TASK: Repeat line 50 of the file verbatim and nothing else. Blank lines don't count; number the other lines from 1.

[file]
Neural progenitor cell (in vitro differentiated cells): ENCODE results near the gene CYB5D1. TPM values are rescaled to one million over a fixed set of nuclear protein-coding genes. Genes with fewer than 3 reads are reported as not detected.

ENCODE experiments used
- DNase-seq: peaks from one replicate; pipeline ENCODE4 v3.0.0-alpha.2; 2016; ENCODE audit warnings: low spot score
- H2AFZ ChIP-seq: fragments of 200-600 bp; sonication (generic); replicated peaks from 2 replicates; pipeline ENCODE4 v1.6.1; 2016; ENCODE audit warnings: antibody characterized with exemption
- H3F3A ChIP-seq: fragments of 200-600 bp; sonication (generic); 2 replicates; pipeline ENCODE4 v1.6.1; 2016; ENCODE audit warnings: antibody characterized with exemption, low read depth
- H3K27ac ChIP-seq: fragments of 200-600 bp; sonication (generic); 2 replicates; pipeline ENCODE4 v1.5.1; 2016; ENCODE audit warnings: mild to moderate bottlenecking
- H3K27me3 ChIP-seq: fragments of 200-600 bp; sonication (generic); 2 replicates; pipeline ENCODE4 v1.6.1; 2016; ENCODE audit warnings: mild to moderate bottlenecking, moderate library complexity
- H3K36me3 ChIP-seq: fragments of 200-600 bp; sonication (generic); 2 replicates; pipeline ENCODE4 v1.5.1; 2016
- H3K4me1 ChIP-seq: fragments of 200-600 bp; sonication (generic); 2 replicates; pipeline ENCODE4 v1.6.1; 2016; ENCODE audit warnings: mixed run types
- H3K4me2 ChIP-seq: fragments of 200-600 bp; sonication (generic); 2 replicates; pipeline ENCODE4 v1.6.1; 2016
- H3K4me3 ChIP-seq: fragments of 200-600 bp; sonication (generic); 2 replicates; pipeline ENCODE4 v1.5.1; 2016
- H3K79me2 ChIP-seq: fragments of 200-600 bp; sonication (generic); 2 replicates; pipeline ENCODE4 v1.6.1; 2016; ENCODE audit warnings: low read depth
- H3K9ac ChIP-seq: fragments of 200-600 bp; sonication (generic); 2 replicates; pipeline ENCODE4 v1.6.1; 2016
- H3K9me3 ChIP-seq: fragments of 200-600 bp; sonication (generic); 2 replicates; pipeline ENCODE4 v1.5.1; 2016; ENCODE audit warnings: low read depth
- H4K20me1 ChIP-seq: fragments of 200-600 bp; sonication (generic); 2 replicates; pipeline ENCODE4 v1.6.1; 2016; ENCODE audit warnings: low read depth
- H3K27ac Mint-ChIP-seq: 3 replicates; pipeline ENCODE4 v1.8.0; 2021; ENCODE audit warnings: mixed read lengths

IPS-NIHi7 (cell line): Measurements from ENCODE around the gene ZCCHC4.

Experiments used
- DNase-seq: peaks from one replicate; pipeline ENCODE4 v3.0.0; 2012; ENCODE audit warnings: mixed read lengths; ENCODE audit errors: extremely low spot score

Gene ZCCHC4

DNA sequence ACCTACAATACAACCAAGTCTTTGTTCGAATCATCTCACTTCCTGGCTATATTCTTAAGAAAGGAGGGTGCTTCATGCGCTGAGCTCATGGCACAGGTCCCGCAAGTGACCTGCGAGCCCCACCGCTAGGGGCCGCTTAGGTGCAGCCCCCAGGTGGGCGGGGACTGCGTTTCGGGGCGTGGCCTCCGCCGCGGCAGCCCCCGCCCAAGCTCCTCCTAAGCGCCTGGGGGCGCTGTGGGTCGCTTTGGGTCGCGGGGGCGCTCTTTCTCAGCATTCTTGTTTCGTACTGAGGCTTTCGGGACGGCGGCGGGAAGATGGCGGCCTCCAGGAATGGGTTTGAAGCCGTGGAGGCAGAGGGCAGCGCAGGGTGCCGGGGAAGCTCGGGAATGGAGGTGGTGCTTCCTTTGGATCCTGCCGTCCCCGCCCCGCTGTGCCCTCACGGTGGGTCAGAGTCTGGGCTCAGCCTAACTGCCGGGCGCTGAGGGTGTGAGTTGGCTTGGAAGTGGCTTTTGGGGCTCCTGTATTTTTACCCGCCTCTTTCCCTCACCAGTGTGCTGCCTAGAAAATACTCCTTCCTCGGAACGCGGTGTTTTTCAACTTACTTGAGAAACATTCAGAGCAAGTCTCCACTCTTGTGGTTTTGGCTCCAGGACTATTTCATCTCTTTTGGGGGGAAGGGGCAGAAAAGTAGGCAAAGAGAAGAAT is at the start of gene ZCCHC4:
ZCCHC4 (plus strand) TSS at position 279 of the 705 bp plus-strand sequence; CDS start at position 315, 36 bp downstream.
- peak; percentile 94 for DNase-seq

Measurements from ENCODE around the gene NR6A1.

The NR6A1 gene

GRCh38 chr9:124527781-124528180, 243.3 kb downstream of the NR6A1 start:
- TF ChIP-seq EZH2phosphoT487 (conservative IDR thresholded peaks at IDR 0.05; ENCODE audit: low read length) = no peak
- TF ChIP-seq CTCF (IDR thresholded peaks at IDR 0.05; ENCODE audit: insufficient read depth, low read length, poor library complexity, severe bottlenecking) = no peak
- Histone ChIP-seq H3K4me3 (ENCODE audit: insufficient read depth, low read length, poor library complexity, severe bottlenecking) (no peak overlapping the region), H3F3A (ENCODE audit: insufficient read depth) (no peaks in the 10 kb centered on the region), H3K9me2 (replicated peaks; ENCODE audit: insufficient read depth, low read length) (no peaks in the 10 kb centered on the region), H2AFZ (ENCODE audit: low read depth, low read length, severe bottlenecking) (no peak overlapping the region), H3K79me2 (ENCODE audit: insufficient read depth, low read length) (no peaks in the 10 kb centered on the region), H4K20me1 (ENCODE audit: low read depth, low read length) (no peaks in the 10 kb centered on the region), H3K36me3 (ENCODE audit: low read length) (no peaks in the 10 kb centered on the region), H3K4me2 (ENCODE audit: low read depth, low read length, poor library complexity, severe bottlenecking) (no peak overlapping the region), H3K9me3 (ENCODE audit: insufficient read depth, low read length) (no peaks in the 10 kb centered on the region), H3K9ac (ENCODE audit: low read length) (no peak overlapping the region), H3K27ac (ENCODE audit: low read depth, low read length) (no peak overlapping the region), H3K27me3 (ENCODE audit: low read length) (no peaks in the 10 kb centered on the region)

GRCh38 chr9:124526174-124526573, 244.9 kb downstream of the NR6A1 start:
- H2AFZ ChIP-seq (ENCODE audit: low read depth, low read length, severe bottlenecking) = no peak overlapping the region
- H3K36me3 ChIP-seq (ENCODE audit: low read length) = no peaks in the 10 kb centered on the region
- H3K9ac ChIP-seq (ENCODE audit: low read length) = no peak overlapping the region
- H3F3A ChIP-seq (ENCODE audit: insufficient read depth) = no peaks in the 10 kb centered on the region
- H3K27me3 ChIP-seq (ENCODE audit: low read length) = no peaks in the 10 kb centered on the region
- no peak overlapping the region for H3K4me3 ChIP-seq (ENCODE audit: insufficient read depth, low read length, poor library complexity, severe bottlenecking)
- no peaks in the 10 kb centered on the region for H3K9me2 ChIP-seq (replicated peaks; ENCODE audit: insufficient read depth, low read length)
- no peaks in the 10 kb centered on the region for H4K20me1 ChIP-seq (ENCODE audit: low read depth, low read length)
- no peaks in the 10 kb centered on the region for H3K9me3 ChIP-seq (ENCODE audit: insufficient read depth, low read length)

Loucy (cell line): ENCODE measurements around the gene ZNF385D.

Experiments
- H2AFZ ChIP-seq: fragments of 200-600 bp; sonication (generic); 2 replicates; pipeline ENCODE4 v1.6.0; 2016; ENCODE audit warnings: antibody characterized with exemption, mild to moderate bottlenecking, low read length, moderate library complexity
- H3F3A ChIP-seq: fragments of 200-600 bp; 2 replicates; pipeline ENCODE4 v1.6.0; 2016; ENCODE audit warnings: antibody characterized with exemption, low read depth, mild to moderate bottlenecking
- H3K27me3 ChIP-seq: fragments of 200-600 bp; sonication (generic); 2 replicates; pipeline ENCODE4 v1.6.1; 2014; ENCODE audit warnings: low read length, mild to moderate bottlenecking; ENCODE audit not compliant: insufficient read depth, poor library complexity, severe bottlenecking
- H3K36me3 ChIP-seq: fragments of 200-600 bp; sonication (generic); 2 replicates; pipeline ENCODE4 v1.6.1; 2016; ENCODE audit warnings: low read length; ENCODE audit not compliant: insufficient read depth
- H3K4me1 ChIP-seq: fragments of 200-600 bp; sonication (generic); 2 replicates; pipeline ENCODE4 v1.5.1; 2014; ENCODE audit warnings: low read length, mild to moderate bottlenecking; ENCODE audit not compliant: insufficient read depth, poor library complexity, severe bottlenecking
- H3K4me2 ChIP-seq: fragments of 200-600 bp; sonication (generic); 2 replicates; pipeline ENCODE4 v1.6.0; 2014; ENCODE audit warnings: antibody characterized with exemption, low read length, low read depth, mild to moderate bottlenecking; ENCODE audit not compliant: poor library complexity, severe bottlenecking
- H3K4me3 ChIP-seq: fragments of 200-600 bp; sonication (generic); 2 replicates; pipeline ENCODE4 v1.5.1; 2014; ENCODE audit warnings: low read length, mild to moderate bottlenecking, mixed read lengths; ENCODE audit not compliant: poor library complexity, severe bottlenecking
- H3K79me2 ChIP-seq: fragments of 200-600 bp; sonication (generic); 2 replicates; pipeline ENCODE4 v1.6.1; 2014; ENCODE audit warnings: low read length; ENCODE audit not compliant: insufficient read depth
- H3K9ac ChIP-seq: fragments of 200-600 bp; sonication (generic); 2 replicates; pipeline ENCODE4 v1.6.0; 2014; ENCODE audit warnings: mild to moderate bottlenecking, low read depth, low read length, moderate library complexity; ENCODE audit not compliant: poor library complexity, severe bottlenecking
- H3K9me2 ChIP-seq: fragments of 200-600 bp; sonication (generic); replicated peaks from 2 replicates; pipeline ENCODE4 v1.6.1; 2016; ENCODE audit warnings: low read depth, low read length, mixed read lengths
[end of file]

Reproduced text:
- H3K9ac ChIP-seq: fragments of 200-600 bp; sonication (generic); 2 replicates; pipeline ENCODE4 v1.6.0; 2014; ENCODE audit warnings: mild to moderate bottlenecking, low read depth, low read length, moderate library complexity; ENCODE audit not compliant: poor library complexity, severe bottlenecking